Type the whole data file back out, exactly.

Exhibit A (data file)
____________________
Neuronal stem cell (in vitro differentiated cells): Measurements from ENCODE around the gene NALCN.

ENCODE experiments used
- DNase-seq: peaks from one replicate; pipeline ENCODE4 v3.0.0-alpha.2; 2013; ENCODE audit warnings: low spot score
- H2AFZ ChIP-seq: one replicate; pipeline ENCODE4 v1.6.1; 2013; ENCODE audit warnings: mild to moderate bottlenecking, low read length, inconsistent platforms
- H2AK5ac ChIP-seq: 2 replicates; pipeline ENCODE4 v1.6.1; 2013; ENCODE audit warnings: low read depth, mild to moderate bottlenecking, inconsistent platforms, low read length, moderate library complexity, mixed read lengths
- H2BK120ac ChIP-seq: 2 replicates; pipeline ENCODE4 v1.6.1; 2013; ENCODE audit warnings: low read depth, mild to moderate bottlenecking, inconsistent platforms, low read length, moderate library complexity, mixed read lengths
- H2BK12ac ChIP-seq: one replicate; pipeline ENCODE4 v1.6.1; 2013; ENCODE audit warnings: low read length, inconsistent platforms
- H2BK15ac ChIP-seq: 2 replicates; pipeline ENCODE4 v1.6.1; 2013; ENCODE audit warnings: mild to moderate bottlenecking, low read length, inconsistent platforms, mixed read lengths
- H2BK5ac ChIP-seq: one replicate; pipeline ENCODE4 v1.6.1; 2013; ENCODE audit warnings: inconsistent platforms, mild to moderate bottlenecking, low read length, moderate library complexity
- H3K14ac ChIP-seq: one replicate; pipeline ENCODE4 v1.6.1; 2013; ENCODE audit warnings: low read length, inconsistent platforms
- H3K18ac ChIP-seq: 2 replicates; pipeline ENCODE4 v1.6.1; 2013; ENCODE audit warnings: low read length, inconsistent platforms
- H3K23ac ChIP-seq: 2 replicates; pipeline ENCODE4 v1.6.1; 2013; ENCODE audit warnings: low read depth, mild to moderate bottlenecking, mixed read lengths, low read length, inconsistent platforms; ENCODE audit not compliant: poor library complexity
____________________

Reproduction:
Neuronal stem cell (in vitro differentiated cells): Measurements from ENCODE around the gene NALCN.

ENCODE experiments used
- DNase-seq: peaks from one replicate; pipeline ENCODE4 v3.0.0-alpha.2; 2013; ENCODE audit warnings: low spot score
- H2AFZ ChIP-seq: one replicate; pipeline ENCODE4 v1.6.1; 2013; ENCODE audit warnings: mild to moderate bottlenecking, low read length, inconsistent platforms
- H2AK5ac ChIP-seq: 2 replicates; pipeline ENCODE4 v1.6.1; 2013; ENCODE audit warnings: low read depth, mild to moderate bottlenecking, inconsistent platforms, low read length, moderate library complexity, mixed read lengths
- H2BK120ac ChIP-seq: 2 replicates; pipeline ENCODE4 v1.6.1; 2013; ENCODE audit warnings: low read depth, mild to moderate bottlenecking, inconsistent platforms, low read length, moderate library complexity, mixed read lengths
- H2BK12ac ChIP-seq: one replicate; pipeline ENCODE4 v1.6.1; 2013; ENCODE audit warnings: low read length, inconsistent platforms
- H2BK15ac ChIP-seq: 2 replicates; pipeline ENCODE4 v1.6.1; 2013; ENCODE audit warnings: mild to moderate bottlenecking, low read length, inconsistent platforms, mixed read lengths
- H2BK5ac ChIP-seq: one replicate; pipeline ENCODE4 v1.6.1; 2013; ENCODE audit warnings: inconsistent platforms, mild to moderate bottlenecking, low read length, moderate library complexity
- H3K14ac ChIP-seq: one replicate; pipeline ENCODE4 v1.6.1; 2013; ENCODE audit warnings: low read length, inconsistent platforms
- H3K18ac ChIP-seq: 2 replicates; pipeline ENCODE4 v1.6.1; 2013; ENCODE audit warnings: low read length, inconsistent platforms
- H3K23ac ChIP-seq: 2 replicates; pipeline ENCODE4 v1.6.1; 2013; ENCODE audit warnings: low read depth, mild to moderate bottlenecking, mixed read lengths, low read length, inconsistent platforms; ENCODE audit not compliant: poor library complexity